(Minor spoiler here)
Now, where we’re going is obvious: to prevent the peaceful vampires from being wiped out, Ashthorne will obviously need Wyatt Earp and his clan to defend it. It should, therefore, be fairly obvious that The Six will ultimately be replaced by our ladies, hence the title. (End minor spoiler).
So, skip ahead to issue #3: Two young boys from the gleaming City of Sacred have gone missing. The search for the lost boys threatens the fragile peace between the two communities as law enforcement uses the missing boys as an excuse to escalate their persecution of Ashthorne. The mysterious, eternal PANTHA (who already lives in Ashthorne with Drago) has joined THE GARDENER—watchman for the city of Sacred—to search for the boys.
The opening teaser for each issue chronicles the story of Jordan, granddaughter of Ashthorne’s human police Chief Allen, who has cut school to attend a basketball game in Atlanta with her would-be suitor Malik and ended up missing the last bus back to Ashthorne. Malik and Jordan hoof it along deserted light rail tracks along with a line of other commuters trying to reach town before the sun sets.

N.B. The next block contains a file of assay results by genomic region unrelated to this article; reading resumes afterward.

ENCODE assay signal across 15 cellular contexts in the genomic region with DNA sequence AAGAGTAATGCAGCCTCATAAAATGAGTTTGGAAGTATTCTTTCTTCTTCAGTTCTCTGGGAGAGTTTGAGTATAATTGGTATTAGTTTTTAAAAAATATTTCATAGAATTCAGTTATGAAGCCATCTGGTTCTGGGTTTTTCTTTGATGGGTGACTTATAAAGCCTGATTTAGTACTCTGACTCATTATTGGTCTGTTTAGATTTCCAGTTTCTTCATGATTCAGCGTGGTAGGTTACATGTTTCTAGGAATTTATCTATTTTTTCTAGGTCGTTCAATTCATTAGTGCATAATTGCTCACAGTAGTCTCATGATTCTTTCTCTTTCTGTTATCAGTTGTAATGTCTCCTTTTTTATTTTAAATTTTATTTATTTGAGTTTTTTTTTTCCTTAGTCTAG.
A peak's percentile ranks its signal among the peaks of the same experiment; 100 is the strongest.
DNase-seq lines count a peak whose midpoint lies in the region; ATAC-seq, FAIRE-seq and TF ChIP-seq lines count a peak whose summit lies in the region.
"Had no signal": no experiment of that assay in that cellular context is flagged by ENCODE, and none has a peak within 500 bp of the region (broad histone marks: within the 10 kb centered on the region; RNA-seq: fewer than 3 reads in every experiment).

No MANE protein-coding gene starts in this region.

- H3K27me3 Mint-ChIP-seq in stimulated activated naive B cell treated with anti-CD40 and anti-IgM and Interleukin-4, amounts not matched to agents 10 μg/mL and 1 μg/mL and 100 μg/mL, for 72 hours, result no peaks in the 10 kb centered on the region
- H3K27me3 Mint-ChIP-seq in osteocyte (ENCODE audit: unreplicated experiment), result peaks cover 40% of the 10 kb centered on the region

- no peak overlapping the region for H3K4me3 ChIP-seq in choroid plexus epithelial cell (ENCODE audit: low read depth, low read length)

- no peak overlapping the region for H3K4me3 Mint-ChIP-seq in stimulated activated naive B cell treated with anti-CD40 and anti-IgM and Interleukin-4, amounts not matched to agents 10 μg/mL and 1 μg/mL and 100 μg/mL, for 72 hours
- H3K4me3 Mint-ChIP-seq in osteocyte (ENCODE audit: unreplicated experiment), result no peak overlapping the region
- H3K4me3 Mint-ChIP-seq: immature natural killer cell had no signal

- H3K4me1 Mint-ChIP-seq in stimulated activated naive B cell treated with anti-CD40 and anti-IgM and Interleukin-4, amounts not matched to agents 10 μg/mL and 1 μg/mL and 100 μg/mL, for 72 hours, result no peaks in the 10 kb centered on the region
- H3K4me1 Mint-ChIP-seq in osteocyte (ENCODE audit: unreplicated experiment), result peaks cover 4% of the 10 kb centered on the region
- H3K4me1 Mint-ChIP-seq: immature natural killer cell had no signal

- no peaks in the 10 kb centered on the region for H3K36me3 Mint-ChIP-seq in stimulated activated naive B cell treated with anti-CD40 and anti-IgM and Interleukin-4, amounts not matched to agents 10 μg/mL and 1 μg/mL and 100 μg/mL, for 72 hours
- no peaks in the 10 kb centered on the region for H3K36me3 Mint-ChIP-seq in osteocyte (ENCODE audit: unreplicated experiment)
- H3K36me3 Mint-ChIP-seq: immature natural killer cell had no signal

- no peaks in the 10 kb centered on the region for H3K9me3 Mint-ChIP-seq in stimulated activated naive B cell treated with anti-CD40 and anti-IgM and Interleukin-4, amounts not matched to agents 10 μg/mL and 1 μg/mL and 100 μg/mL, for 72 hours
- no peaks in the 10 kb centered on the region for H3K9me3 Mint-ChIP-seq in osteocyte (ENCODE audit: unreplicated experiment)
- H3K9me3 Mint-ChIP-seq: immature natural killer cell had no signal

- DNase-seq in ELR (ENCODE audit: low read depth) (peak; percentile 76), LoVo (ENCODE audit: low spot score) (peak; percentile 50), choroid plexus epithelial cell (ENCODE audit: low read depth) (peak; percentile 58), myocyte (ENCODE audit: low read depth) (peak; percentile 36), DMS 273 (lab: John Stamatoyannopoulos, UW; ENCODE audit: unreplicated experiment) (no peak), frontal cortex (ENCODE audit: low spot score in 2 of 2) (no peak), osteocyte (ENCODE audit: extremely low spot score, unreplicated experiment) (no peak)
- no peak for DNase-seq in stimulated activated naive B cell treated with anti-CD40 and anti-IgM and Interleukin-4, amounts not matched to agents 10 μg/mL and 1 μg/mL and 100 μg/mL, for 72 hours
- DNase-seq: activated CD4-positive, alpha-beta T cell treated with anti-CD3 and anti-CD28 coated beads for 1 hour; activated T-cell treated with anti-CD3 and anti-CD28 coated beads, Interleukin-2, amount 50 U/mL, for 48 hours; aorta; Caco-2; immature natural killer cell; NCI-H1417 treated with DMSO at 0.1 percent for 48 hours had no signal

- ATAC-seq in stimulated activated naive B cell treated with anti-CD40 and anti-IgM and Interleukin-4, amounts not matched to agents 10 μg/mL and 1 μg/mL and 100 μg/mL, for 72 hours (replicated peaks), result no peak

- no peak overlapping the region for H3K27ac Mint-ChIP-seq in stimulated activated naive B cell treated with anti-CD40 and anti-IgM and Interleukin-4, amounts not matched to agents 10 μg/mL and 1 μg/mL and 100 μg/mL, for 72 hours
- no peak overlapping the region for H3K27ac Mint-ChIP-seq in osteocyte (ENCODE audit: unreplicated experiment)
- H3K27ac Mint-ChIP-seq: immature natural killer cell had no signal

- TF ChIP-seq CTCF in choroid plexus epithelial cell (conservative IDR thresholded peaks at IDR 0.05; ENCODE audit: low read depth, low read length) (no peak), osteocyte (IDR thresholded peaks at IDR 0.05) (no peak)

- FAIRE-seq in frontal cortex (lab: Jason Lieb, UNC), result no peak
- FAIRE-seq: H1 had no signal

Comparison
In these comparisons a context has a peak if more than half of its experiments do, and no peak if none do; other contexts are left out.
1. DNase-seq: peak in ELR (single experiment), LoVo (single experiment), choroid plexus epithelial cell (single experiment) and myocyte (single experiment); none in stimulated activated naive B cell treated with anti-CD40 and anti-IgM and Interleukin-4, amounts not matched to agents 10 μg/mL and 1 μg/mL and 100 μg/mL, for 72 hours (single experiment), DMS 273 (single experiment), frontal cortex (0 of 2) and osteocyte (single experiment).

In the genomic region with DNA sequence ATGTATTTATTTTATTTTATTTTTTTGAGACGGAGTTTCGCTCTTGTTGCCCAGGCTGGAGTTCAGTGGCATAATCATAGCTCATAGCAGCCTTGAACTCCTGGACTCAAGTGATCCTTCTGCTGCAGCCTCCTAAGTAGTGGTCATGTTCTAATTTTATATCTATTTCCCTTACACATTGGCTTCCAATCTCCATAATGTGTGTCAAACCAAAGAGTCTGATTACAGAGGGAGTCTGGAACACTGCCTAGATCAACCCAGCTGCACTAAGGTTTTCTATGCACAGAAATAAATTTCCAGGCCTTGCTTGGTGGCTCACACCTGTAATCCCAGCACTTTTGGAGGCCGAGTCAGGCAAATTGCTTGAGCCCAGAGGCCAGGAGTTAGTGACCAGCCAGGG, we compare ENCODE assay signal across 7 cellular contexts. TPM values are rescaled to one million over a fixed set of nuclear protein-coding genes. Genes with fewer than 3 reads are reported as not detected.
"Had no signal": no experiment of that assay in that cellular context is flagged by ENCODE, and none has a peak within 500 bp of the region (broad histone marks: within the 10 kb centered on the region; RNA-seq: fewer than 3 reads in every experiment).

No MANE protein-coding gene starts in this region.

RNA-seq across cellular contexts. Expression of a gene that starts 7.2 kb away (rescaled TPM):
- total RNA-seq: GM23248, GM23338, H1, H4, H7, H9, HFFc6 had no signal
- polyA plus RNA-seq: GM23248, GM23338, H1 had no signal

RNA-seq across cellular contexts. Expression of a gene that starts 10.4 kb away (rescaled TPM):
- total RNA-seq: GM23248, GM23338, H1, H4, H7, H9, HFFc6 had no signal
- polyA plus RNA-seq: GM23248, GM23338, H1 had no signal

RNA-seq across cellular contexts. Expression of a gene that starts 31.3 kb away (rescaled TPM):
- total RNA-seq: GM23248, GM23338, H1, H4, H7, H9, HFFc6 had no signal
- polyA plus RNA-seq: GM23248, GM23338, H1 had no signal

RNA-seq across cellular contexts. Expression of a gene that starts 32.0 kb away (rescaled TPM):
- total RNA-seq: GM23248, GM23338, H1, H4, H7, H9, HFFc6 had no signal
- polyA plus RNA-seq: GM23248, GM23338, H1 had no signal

To entertain Jordan who is clearly fed up with him, Malik regales her with the story of PANTHA and we delve into an updated version of the character’s origin. Rather than Pantha being literally the Egyptian war goddess Sekhmet, I’ve reimagined the character as a young girl who was cursed by Sekhmet for crimes against humanity. This is similar to the Warren-era origin in that Pantha, in her previous life, was in fact a bloodthirsty murderess condemned to walk the earth for eternity as a (ahem) black panther.
The fact we are telling Pantha’s origin is not as obvious as I’d have hoped, which is mostly my doing because I didn’t want to brand Jae Lee’s pages with a specific Pantha logo. As a collected edition, all of this should (he hopes) make perfect sense and be much more obvious as Samira, the obnoxious teenage would-be pharaoh in these opening scenes, does not transform into Pantha until the microseries concludes with sacredsix #5.